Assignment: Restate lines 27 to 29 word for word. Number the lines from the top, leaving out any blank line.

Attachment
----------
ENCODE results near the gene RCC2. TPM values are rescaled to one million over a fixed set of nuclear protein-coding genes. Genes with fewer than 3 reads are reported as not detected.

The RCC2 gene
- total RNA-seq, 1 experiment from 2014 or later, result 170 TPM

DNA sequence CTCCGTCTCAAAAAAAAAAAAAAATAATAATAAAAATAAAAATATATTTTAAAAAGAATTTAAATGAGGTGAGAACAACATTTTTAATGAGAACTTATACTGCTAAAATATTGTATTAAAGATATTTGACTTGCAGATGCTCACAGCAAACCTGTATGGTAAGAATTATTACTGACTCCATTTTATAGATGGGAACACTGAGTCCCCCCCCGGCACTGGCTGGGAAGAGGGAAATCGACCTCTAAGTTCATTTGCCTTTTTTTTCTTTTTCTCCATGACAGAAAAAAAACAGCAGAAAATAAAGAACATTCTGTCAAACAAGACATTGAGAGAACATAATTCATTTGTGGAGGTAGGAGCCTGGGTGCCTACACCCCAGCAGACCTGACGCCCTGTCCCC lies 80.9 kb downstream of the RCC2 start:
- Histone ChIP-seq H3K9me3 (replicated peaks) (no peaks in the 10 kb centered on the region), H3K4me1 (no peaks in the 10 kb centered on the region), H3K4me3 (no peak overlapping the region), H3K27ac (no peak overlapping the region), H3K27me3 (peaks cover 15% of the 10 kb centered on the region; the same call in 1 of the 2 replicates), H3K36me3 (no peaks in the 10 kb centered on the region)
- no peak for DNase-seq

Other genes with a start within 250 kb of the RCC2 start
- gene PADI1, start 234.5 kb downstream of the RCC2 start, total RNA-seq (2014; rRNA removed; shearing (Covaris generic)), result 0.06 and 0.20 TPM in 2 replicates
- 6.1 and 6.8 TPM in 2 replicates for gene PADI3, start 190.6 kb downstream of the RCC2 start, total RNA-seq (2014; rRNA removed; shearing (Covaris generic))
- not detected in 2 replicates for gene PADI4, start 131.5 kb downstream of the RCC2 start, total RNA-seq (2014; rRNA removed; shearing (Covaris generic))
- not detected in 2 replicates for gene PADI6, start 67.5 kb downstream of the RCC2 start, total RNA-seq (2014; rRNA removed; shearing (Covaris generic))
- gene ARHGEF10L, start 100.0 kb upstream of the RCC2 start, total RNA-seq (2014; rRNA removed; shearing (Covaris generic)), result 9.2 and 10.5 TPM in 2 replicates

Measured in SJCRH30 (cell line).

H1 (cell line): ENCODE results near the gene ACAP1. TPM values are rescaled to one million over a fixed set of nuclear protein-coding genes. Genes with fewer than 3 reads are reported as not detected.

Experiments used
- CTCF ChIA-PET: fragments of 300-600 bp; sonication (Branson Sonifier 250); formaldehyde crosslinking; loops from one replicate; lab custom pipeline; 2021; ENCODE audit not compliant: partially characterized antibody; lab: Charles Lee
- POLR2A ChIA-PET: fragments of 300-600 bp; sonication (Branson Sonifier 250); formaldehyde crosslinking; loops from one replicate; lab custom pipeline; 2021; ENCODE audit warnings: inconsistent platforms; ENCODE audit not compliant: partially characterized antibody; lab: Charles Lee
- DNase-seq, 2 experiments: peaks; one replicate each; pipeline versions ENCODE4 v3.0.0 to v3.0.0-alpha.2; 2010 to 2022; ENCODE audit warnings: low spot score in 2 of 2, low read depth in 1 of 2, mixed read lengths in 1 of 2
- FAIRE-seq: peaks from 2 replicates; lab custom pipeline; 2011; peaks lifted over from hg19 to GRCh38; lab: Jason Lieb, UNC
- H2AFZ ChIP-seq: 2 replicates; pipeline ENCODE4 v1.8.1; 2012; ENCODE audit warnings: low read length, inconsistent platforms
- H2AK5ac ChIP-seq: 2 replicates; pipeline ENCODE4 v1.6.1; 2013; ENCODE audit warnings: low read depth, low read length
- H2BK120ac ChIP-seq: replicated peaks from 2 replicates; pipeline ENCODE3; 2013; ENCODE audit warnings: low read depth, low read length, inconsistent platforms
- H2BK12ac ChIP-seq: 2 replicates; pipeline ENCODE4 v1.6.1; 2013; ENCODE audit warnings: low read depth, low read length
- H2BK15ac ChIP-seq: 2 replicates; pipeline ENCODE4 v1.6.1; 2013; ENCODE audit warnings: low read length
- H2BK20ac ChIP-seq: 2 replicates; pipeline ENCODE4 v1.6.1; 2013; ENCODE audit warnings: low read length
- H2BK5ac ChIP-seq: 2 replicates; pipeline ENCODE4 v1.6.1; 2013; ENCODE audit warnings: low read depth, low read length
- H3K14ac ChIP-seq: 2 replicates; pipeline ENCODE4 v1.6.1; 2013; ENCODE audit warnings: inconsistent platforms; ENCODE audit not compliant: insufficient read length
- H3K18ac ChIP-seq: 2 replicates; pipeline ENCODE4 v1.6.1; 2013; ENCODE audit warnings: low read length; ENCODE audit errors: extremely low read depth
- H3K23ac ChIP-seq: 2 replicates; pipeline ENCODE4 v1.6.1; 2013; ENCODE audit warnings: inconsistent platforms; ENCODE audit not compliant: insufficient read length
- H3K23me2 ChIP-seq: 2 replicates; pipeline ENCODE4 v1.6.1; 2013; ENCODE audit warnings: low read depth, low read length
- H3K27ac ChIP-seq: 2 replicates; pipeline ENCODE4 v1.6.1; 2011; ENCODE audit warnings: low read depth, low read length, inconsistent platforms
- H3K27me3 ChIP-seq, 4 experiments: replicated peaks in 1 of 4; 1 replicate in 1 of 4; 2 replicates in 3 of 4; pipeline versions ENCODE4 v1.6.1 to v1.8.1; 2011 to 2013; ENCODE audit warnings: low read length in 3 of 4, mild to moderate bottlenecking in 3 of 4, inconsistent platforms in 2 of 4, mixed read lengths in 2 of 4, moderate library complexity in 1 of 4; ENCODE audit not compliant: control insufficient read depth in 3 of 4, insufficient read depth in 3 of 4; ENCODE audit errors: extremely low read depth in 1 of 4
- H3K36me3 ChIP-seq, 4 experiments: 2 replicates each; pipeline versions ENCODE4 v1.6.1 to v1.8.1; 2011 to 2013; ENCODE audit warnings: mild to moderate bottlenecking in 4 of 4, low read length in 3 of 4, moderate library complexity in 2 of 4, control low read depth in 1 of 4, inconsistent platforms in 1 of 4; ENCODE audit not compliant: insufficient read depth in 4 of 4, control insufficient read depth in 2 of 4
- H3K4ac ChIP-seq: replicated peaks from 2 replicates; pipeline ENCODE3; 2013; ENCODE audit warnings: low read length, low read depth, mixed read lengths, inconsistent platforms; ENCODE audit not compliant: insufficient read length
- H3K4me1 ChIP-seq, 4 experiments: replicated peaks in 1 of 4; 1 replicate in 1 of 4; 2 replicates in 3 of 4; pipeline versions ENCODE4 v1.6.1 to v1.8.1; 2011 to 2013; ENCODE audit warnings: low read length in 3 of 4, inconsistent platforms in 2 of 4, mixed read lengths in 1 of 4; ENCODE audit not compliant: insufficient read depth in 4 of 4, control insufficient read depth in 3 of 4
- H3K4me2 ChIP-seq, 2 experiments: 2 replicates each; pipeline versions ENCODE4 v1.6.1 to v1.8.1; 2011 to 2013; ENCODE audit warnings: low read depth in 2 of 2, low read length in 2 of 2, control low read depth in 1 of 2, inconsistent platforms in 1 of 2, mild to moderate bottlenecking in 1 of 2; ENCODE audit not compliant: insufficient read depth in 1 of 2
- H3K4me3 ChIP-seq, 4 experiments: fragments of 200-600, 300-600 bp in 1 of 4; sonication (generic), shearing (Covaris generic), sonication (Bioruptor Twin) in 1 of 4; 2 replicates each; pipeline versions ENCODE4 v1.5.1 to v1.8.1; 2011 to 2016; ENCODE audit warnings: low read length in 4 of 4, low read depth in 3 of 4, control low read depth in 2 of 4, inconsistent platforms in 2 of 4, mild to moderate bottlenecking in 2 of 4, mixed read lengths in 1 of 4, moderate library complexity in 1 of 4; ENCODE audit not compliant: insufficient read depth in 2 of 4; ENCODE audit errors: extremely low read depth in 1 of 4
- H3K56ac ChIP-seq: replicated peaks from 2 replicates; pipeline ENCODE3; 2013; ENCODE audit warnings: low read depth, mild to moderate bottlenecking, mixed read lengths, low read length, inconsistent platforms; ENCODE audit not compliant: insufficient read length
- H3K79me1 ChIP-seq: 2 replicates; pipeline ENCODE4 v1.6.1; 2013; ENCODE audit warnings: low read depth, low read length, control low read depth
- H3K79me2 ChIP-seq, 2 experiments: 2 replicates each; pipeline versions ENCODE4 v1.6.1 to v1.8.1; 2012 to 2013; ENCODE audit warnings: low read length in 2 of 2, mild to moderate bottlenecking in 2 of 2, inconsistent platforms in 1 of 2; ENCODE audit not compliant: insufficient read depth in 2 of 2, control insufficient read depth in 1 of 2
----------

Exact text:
- H3K14ac ChIP-seq: 2 replicates; pipeline ENCODE4 v1.6.1; 2013; ENCODE audit warnings: inconsistent platforms; ENCODE audit not compliant: insufficient read length
- H3K18ac ChIP-seq: 2 replicates; pipeline ENCODE4 v1.6.1; 2013; ENCODE audit warnings: low read length; ENCODE audit errors: extremely low read depth
- H3K23ac ChIP-seq: 2 replicates; pipeline ENCODE4 v1.6.1; 2013; ENCODE audit warnings: inconsistent platforms; ENCODE audit not compliant: insufficient read length